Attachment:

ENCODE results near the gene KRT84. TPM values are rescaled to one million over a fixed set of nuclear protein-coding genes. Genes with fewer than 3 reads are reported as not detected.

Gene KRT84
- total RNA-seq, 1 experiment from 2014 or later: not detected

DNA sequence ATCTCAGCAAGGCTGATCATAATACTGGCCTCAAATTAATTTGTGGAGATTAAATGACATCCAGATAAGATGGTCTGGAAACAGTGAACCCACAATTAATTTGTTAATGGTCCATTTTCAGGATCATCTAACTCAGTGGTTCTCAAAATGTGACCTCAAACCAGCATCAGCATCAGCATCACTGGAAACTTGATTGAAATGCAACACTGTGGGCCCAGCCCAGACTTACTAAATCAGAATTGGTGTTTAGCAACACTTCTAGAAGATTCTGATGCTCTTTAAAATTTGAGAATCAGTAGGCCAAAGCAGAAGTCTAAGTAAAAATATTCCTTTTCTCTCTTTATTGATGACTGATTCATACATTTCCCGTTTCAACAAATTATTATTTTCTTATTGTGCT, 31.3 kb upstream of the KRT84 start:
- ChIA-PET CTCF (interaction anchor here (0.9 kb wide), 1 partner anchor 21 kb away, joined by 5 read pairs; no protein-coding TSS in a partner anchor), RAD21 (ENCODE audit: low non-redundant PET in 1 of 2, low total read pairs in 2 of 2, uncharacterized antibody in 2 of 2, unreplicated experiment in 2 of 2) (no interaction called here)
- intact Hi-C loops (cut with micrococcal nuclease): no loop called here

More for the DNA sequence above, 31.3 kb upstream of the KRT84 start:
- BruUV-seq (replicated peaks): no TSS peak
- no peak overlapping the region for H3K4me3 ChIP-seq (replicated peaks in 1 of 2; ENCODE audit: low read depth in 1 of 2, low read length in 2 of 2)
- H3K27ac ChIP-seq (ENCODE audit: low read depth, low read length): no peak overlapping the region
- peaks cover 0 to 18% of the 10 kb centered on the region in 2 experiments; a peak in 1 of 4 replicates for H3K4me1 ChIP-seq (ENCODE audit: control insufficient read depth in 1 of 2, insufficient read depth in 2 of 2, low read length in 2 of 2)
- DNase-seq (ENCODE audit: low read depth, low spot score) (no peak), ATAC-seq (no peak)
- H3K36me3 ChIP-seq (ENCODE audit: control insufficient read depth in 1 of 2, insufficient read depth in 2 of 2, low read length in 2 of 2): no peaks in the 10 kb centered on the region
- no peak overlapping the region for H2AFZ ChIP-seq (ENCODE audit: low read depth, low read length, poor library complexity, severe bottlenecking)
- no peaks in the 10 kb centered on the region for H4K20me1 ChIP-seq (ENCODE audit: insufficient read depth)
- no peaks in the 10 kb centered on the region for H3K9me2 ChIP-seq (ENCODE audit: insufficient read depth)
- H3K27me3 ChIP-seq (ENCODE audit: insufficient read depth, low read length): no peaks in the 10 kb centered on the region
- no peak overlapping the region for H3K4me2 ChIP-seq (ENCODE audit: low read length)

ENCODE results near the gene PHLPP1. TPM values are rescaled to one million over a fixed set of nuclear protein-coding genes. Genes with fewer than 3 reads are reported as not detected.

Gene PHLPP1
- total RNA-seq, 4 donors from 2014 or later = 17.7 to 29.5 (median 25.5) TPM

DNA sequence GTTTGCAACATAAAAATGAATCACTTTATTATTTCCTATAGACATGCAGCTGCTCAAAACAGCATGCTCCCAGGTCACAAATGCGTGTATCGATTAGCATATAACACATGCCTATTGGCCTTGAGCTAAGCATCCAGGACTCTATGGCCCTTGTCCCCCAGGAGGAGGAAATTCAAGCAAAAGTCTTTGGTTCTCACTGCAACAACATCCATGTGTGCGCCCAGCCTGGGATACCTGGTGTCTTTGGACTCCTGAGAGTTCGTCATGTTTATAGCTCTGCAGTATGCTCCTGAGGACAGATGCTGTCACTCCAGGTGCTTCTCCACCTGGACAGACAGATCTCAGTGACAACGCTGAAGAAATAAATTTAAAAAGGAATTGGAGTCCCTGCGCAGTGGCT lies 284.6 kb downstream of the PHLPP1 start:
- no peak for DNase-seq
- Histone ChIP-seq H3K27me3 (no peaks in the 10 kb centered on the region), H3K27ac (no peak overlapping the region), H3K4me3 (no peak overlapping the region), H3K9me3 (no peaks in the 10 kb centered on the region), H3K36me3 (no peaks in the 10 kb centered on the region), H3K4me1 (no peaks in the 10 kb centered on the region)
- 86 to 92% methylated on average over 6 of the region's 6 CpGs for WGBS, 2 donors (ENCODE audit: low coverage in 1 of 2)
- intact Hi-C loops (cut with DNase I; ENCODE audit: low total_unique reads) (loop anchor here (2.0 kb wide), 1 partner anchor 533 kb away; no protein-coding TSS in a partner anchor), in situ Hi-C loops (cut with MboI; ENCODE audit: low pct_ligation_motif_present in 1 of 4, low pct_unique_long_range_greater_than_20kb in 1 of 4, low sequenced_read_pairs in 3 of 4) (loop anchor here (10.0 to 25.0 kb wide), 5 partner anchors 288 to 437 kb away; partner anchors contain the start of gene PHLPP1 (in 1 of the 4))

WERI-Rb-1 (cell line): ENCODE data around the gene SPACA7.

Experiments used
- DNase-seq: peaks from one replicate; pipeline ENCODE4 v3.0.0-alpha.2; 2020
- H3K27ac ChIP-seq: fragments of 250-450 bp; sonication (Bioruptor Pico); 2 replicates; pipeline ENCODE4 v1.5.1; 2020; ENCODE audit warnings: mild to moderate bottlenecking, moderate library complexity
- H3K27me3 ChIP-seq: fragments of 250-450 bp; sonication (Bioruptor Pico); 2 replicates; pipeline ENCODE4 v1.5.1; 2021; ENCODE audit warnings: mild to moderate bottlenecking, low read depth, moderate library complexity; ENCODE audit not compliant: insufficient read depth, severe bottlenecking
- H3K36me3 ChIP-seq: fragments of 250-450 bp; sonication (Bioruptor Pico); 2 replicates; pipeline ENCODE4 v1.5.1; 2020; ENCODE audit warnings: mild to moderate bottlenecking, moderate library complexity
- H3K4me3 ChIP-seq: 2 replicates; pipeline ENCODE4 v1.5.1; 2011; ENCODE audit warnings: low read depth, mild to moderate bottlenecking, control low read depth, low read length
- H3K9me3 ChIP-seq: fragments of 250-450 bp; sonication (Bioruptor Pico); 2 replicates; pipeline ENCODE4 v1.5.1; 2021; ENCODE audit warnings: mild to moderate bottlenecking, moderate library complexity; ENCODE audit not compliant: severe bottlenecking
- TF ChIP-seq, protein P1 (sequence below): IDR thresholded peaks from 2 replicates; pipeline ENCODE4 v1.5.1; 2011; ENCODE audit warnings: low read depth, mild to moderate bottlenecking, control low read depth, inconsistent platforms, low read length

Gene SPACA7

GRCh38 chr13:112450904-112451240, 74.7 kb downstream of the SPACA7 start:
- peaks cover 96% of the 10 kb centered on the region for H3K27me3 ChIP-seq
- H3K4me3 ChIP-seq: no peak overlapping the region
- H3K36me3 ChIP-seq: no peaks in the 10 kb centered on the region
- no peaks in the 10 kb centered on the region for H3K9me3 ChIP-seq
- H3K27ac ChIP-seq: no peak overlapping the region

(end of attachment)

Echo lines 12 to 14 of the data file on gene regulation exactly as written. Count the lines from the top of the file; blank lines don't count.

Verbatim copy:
- DNase-seq (ENCODE audit: low read depth, low spot score) (no peak), ATAC-seq (no peak)
- H3K36me3 ChIP-seq (ENCODE audit: control insufficient read depth in 1 of 2, insufficient read depth in 2 of 2, low read length in 2 of 2): no peaks in the 10 kb centered on the region
- no peak overlapping the region for H2AFZ ChIP-seq (ENCODE audit: low read depth, low read length, poor library complexity, severe bottlenecking)